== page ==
In particular, the homolog of the mammalian brain, thought to be unique to our own family of apes, cats, whales and other mammals, turns out to have an avian parallel according to new research coming out of the University of Chicago. Rooted in a fifty year old hypothesis, the theory was finally confirmed with a report published in Proceedings of the National Academy of Sciences.
The reason it took so long to find the bird version of the neocortex was the sheer difference in anatomical structure and appearance. The neocortex is quite distinctive and looks and functions in a nearly identical fashion across all breeds of mammal, while the bird’s dorsal ventricular ridge (DVR) functions about the same but looks quite different. It’s only close inspection that it becomes quite clear that the DVR makes use of the same pathways traveling to and from the mammalian neocortex.
The discovery was made with chickens and zebra finch, both expressing the same multi-level brain functions as one would see in the neocortex.
Jennifer Dugas-Ford, PhD points to the sophisticated approach to finding similarities, making use of multilevel markers to show brain activity. The study showed all markers “exactly” where they would be in the DVR when compared to the neocortex, presenting a mirror image of brain activity between bird and mammal brains in this area.
Anyone who’s raised chickens may doubt the complexity of their brains, but this research makes quite clear that we’re more closely related with our cold-blooded cousins than we might like to believe.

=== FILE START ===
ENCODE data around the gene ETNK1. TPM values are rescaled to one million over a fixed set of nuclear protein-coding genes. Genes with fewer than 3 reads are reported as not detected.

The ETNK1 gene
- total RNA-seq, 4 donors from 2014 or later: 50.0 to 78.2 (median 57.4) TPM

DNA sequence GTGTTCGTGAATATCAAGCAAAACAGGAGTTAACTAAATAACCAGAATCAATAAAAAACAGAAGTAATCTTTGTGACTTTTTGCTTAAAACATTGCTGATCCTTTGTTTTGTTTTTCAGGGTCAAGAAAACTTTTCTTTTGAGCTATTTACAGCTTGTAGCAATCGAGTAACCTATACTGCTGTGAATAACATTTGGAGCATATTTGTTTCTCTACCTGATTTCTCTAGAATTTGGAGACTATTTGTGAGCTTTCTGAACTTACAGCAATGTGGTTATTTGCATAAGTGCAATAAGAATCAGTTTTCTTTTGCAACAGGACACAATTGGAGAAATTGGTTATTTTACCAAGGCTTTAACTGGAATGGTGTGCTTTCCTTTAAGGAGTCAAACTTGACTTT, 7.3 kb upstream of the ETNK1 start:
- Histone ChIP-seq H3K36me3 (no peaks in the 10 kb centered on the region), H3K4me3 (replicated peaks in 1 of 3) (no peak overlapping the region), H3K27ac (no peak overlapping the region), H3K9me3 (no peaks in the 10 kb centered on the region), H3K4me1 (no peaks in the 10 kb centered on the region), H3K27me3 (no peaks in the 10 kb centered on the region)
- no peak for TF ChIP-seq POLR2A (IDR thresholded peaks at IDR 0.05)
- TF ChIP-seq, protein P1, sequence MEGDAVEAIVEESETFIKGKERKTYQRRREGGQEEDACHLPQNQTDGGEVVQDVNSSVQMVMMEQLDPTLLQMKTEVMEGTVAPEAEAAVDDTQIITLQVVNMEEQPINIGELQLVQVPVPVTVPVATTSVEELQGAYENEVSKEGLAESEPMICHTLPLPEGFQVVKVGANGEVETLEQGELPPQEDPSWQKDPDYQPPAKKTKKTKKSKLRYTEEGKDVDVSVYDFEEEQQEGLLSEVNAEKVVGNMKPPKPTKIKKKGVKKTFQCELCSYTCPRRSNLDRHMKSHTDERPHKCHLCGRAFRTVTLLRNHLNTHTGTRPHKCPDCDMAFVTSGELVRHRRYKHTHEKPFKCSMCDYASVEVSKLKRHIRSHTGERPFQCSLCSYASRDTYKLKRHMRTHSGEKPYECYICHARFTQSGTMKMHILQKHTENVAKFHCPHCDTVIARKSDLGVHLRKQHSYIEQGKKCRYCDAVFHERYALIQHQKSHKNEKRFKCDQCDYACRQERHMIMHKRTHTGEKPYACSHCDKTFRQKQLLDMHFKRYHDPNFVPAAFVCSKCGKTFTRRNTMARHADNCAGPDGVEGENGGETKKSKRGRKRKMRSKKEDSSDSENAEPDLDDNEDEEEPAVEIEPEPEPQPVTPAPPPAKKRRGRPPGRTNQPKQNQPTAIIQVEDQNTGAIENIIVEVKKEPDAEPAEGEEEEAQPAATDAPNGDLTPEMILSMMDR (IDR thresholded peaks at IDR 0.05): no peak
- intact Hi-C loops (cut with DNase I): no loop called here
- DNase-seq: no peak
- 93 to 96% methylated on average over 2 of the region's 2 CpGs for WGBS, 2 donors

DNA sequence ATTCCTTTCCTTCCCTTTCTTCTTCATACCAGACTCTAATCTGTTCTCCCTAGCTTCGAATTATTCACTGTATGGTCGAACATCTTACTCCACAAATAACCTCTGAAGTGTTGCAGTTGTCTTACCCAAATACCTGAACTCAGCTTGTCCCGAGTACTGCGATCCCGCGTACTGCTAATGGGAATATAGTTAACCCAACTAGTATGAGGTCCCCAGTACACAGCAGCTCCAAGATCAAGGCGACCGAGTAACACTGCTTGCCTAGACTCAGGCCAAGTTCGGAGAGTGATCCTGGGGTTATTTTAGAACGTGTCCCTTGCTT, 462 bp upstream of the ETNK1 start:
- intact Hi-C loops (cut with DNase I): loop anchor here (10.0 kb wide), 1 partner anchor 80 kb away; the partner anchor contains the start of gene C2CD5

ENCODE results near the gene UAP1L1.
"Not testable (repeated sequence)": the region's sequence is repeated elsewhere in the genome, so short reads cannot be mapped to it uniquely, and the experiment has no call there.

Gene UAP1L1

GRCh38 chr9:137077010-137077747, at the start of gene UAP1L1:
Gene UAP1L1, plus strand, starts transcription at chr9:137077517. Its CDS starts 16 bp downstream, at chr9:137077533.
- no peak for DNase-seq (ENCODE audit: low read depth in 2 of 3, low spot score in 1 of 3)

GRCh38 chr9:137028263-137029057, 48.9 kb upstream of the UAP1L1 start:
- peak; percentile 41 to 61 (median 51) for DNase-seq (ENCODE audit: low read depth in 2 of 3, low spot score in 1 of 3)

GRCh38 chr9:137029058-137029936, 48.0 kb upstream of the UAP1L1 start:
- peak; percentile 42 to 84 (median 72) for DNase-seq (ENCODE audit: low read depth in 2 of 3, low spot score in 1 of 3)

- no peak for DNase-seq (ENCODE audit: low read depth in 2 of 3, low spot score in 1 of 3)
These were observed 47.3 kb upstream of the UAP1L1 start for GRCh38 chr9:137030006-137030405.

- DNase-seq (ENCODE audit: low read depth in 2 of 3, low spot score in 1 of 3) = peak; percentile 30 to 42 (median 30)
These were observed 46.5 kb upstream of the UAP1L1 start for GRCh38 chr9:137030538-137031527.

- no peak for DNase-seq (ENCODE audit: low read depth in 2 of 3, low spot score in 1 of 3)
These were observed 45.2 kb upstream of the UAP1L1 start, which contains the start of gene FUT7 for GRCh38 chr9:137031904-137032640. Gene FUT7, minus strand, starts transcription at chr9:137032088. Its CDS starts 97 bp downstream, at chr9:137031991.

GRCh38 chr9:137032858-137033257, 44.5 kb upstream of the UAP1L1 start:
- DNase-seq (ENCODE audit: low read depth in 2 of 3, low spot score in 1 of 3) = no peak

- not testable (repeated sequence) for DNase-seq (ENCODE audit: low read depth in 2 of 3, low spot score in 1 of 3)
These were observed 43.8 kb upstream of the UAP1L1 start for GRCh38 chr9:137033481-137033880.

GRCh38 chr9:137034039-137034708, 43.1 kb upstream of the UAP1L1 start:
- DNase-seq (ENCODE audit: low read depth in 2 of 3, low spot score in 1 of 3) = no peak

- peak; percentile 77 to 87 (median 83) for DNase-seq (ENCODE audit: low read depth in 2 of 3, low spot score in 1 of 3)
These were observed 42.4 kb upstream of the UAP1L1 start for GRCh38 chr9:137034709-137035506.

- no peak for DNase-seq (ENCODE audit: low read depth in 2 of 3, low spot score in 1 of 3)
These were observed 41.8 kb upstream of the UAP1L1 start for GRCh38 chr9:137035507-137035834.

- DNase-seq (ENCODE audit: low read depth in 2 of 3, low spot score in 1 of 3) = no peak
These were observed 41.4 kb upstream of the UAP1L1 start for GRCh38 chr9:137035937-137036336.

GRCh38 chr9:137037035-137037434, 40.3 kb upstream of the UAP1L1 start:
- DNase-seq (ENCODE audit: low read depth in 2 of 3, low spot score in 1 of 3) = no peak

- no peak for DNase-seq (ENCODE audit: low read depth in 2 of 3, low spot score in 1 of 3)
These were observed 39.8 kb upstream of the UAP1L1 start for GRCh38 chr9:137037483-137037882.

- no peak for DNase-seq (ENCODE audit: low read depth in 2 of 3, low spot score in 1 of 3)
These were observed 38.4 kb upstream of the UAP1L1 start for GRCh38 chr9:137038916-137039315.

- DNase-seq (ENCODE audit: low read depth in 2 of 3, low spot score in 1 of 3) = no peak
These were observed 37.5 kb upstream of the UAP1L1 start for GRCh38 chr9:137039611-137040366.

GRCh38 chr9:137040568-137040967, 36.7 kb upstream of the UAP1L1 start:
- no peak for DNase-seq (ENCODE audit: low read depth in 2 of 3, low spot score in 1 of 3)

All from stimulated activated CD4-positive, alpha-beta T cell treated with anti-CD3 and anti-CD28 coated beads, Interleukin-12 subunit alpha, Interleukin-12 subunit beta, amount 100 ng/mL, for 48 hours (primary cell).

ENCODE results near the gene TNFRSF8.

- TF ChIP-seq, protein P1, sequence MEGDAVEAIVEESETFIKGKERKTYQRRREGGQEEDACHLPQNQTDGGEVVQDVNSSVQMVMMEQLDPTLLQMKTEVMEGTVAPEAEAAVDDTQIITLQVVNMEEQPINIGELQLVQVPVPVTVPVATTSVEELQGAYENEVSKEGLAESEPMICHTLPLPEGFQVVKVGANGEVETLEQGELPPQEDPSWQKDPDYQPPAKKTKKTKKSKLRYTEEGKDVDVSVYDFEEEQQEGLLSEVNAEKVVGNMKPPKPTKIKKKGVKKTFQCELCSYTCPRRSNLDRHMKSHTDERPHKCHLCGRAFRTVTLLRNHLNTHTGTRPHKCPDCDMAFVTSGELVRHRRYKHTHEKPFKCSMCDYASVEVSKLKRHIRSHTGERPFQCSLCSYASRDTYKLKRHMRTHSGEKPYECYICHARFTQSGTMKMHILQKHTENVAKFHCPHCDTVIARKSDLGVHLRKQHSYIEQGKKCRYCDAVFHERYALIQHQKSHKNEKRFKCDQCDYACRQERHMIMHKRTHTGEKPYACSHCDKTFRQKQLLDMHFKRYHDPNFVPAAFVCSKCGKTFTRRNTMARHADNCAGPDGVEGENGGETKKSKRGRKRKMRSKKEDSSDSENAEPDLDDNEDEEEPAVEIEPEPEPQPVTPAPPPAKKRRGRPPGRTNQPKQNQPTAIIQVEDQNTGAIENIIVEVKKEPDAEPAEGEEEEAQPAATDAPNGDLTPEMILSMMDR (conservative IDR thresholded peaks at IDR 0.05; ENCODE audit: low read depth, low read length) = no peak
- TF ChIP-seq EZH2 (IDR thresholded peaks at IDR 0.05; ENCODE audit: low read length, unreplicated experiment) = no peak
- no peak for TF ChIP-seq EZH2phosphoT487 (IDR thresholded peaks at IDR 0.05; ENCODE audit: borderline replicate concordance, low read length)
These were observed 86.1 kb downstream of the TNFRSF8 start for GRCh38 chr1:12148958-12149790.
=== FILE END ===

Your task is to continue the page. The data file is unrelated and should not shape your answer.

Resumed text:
Similar findings have been made in turtles, while failures to make the confirmation in the past seem to center around a simpler “connection” based model of study. When the hypothesis was first introduced to the science community in the 1960’s by neuroscientist Harvey Karten, all he had to provide for evidence were similarities and connections which the community found easy to dismiss as trivial or superficial. Now, some fifty years later, Karten’s hypothesis has finally been confirmed and the findings may provide a whole new territory for neuroscientists to explore in regards to how our own brains work.
One of the most interesting parts of this discovery has to do with bird vocalization and a significant difference between a mammalian and avian brain. Where the mammalian Broca’s area is relatively simple, the bird’s brain is so well tuned for complex singing and language and even tool-use that it may actually have some advantages over the mammal brain, as it communicates with itself using a series of short and long-term electrical currents thanks to special nuclei that are not found in mammalian brains. Clifton Ragsdale, PhD suggests the possibility of “specialized nuclear processing centers” in the bird’s brain where the same would be impossible in a human being.
Knowing that birds carry homologous cells and an equivalent of a neocortex will allow neuroscientists to conduct a whole new range of experiments and research in the area of restoring sight and helping people to recover from paralysis. The DVR may seem like a small discovery, but it’s one with big implications.